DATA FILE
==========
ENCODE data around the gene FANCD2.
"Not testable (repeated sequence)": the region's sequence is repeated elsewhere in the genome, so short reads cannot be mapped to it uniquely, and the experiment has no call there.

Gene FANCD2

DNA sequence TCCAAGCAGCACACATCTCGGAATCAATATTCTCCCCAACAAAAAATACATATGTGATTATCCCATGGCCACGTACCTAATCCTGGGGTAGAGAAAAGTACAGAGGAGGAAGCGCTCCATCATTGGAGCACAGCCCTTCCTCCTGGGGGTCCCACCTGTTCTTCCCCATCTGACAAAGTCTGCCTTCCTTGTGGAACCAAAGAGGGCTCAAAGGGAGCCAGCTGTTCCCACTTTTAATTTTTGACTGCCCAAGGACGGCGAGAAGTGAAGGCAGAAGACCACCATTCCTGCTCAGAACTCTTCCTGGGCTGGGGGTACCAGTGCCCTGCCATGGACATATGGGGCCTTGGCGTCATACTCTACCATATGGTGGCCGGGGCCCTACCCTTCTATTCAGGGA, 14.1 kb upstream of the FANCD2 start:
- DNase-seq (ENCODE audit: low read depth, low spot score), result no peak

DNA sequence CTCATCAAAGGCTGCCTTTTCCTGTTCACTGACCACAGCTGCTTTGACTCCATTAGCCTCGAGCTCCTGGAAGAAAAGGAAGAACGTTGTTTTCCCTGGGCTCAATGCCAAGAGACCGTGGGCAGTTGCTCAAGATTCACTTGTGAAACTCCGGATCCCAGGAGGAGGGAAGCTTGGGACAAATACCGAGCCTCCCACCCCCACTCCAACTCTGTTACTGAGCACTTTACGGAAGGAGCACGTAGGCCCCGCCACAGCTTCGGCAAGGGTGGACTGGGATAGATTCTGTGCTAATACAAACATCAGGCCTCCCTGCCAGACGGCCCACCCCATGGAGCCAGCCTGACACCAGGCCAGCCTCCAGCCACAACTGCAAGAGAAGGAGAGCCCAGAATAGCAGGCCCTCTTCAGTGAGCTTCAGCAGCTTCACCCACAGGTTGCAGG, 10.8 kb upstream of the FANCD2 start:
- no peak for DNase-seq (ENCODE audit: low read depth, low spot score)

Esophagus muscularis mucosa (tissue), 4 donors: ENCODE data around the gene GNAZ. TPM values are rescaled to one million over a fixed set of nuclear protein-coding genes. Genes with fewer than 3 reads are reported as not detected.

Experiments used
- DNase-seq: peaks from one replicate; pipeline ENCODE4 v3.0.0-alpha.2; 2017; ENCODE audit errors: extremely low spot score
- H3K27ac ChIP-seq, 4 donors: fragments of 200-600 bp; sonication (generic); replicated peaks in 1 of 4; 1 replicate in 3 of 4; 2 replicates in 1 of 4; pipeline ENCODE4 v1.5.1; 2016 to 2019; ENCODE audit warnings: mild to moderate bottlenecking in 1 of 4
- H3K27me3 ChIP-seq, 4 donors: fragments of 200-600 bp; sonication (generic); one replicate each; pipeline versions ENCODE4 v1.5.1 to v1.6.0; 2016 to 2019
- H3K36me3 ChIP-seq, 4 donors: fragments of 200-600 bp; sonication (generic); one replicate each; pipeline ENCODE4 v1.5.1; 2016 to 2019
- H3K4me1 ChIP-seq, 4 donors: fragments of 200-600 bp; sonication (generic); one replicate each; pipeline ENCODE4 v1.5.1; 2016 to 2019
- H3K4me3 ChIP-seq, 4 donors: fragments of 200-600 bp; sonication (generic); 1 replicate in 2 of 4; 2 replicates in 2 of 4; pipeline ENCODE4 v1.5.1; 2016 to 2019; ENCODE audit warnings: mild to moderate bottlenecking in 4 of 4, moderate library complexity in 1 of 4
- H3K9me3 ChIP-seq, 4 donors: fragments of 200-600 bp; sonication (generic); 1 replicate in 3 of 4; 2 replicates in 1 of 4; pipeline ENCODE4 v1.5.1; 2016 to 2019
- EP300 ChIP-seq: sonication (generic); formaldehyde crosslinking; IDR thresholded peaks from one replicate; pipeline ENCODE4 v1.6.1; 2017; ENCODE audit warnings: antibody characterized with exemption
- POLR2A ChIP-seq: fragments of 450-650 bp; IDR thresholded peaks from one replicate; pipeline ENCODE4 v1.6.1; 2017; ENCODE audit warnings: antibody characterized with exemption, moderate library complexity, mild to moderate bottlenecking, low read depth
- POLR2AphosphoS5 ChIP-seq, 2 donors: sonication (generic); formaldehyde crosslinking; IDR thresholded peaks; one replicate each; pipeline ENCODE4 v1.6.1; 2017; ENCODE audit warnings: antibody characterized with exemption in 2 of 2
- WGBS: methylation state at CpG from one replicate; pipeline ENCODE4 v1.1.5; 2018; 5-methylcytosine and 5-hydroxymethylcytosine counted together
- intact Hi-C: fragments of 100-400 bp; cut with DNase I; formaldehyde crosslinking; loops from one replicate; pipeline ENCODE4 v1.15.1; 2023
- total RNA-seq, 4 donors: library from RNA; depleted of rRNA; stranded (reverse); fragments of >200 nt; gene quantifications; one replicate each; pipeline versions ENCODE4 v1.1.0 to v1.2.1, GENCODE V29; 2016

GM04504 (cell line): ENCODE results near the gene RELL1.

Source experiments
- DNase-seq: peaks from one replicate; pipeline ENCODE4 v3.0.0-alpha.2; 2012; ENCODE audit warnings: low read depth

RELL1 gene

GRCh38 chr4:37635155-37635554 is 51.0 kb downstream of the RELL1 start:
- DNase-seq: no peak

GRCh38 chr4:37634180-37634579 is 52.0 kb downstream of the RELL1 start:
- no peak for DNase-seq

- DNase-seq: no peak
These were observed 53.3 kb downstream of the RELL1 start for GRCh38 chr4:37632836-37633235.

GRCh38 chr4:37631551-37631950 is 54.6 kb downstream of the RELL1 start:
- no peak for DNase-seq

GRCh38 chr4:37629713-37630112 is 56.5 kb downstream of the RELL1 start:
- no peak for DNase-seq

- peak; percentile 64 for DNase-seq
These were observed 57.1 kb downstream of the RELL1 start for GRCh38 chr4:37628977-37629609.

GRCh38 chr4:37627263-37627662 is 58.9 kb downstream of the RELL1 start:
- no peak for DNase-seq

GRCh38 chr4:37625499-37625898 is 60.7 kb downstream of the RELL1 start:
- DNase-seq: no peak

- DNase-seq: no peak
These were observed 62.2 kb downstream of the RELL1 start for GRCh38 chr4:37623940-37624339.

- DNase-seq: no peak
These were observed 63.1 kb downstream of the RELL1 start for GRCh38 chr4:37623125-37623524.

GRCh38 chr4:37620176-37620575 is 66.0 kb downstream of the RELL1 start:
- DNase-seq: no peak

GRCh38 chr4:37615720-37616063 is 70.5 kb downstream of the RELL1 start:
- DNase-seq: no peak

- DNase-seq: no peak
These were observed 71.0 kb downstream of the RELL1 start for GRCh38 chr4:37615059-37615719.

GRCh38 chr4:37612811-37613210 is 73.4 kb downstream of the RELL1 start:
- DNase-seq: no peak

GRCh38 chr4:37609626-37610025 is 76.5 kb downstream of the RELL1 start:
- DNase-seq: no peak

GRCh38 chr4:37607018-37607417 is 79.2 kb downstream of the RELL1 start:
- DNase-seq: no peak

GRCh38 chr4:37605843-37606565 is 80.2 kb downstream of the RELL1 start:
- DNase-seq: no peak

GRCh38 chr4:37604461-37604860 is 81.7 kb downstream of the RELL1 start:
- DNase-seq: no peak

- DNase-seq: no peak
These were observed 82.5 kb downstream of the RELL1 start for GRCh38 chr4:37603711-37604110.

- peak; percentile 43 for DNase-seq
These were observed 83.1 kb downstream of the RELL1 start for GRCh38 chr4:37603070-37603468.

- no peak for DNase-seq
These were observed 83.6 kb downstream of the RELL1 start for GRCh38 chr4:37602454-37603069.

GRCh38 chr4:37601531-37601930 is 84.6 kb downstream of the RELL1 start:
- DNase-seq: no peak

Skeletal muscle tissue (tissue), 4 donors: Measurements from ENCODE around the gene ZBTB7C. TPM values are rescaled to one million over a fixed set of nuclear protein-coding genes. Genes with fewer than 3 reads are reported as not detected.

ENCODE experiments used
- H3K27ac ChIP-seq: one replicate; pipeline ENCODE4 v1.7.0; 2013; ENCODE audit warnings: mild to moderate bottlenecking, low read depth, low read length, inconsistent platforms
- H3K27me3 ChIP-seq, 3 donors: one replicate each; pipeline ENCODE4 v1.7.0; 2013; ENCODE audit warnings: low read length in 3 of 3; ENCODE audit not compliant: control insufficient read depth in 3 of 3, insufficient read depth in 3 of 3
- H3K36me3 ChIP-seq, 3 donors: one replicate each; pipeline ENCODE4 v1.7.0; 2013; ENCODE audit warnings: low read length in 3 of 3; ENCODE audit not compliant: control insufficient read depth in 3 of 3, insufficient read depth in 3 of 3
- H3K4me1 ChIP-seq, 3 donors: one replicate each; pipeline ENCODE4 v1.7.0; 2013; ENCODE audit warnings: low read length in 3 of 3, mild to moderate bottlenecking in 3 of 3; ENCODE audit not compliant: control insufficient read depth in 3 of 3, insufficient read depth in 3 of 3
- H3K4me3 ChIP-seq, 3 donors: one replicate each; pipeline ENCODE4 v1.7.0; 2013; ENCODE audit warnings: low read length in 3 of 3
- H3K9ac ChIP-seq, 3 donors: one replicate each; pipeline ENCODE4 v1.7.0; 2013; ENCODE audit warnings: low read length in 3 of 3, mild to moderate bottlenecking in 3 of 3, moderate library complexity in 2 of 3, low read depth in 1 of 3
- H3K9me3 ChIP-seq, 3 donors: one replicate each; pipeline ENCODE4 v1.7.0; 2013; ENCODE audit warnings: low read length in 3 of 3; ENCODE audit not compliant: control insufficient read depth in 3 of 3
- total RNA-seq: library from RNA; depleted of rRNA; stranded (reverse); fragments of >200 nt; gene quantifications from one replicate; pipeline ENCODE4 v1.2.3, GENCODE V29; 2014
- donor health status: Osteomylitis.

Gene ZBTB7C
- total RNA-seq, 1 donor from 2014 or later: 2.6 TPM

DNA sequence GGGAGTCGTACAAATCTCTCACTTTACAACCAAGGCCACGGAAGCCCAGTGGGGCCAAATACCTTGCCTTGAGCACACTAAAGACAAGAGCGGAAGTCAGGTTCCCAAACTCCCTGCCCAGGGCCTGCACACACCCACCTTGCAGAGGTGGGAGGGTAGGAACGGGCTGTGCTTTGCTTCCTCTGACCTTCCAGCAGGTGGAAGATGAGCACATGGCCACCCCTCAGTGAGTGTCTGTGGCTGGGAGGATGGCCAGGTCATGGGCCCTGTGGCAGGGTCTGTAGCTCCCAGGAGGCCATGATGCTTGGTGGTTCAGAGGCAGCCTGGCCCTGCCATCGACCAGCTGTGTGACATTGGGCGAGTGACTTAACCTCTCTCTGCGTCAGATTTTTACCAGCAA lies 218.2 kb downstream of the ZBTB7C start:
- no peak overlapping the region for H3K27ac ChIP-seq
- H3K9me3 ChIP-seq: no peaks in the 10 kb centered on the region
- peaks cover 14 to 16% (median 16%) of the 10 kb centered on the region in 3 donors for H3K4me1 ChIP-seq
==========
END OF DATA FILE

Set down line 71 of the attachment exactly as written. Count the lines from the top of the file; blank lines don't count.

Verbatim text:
Skeletal muscle tissue (tissue), 4 donors: Measurements from ENCODE around the gene ZBTB7C. TPM values are rescaled to one million over a fixed set of nuclear protein-coding genes. Genes with fewer than 3 reads are reported as not detected.